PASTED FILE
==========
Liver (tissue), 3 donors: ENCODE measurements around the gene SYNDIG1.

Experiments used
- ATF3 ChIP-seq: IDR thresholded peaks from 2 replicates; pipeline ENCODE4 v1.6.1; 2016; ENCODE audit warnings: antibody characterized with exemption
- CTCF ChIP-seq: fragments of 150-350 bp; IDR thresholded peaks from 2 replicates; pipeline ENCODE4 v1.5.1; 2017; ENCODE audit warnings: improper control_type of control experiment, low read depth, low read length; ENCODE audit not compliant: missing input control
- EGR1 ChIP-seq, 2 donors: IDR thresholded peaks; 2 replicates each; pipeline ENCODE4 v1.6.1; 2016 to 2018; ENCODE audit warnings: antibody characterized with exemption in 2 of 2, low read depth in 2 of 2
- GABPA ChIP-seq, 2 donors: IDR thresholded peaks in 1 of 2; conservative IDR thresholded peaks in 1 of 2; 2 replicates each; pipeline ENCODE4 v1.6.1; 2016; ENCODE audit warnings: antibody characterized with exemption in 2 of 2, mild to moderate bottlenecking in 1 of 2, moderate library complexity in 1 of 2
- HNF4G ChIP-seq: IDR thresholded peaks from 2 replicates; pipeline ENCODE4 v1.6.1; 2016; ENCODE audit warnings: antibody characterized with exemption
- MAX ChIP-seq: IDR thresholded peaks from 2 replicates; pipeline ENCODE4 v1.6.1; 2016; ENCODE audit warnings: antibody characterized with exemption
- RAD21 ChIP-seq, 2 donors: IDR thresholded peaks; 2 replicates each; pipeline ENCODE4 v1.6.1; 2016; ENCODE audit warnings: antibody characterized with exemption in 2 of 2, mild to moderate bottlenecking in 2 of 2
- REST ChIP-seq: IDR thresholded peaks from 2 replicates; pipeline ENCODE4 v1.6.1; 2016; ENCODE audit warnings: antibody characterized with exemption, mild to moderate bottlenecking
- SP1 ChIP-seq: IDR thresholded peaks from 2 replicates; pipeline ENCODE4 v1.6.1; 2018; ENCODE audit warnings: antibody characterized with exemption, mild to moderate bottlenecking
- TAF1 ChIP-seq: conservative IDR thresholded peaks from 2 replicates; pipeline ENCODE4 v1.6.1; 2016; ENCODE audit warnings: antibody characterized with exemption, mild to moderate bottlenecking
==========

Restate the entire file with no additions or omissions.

Liver (tissue), 3 donors: ENCODE measurements around the gene SYNDIG1.

Experiments used
- ATF3 ChIP-seq: IDR thresholded peaks from 2 replicates; pipeline ENCODE4 v1.6.1; 2016; ENCODE audit warnings: antibody characterized with exemption
- CTCF ChIP-seq: fragments of 150-350 bp; IDR thresholded peaks from 2 replicates; pipeline ENCODE4 v1.5.1; 2017; ENCODE audit warnings: improper control_type of control experiment, low read depth, low read length; ENCODE audit not compliant: missing input control
- EGR1 ChIP-seq, 2 donors: IDR thresholded peaks; 2 replicates each; pipeline ENCODE4 v1.6.1; 2016 to 2018; ENCODE audit warnings: antibody characterized with exemption in 2 of 2, low read depth in 2 of 2
- GABPA ChIP-seq, 2 donors: IDR thresholded peaks in 1 of 2; conservative IDR thresholded peaks in 1 of 2; 2 replicates each; pipeline ENCODE4 v1.6.1; 2016; ENCODE audit warnings: antibody characterized with exemption in 2 of 2, mild to moderate bottlenecking in 1 of 2, moderate library complexity in 1 of 2
- HNF4G ChIP-seq: IDR thresholded peaks from 2 replicates; pipeline ENCODE4 v1.6.1; 2016; ENCODE audit warnings: antibody characterized with exemption
- MAX ChIP-seq: IDR thresholded peaks from 2 replicates; pipeline ENCODE4 v1.6.1; 2016; ENCODE audit warnings: antibody characterized with exemption
- RAD21 ChIP-seq, 2 donors: IDR thresholded peaks; 2 replicates each; pipeline ENCODE4 v1.6.1; 2016; ENCODE audit warnings: antibody characterized with exemption in 2 of 2, mild to moderate bottlenecking in 2 of 2
- REST ChIP-seq: IDR thresholded peaks from 2 replicates; pipeline ENCODE4 v1.6.1; 2016; ENCODE audit warnings: antibody characterized with exemption, mild to moderate bottlenecking
- SP1 ChIP-seq: IDR thresholded peaks from 2 replicates; pipeline ENCODE4 v1.6.1; 2018; ENCODE audit warnings: antibody characterized with exemption, mild to moderate bottlenecking
- TAF1 ChIP-seq: conservative IDR thresholded peaks from 2 replicates; pipeline ENCODE4 v1.6.1; 2016; ENCODE audit warnings: antibody characterized with exemption, mild to moderate bottlenecking